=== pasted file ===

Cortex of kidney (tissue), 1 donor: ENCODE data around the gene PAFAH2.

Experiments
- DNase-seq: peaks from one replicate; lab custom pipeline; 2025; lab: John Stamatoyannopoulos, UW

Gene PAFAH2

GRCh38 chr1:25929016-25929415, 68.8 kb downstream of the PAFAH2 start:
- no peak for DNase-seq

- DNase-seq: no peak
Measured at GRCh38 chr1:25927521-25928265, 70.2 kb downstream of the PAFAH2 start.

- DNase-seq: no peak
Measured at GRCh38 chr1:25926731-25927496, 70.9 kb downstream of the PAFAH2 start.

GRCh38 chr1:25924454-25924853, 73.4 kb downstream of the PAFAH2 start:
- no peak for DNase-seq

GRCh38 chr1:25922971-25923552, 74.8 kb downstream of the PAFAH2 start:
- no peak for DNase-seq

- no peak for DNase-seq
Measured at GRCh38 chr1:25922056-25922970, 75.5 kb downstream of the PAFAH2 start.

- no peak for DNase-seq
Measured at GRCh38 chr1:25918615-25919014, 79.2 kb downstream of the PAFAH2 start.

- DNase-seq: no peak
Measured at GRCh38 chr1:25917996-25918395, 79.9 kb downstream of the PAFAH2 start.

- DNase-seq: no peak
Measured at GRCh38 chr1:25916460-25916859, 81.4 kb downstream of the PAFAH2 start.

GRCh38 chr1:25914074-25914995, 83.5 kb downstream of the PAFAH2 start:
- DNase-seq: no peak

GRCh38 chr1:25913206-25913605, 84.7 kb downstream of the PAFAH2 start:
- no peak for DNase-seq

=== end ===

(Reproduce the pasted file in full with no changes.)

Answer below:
Cortex of kidney (tissue), 1 donor: ENCODE data around the gene PAFAH2.

Experiments
- DNase-seq: peaks from one replicate; lab custom pipeline; 2025; lab: John Stamatoyannopoulos, UW

Gene PAFAH2

GRCh38 chr1:25929016-25929415, 68.8 kb downstream of the PAFAH2 start:
- no peak for DNase-seq

- DNase-seq: no peak
Measured at GRCh38 chr1:25927521-25928265, 70.2 kb downstream of the PAFAH2 start.

- DNase-seq: no peak
Measured at GRCh38 chr1:25926731-25927496, 70.9 kb downstream of the PAFAH2 start.

GRCh38 chr1:25924454-25924853, 73.4 kb downstream of the PAFAH2 start:
- no peak for DNase-seq

GRCh38 chr1:25922971-25923552, 74.8 kb downstream of the PAFAH2 start:
- no peak for DNase-seq

- no peak for DNase-seq
Measured at GRCh38 chr1:25922056-25922970, 75.5 kb downstream of the PAFAH2 start.

- no peak for DNase-seq
Measured at GRCh38 chr1:25918615-25919014, 79.2 kb downstream of the PAFAH2 start.

- DNase-seq: no peak
Measured at GRCh38 chr1:25917996-25918395, 79.9 kb downstream of the PAFAH2 start.

- DNase-seq: no peak
Measured at GRCh38 chr1:25916460-25916859, 81.4 kb downstream of the PAFAH2 start.

GRCh38 chr1:25914074-25914995, 83.5 kb downstream of the PAFAH2 start:
- DNase-seq: no peak

GRCh38 chr1:25913206-25913605, 84.7 kb downstream of the PAFAH2 start:
- no peak for DNase-seq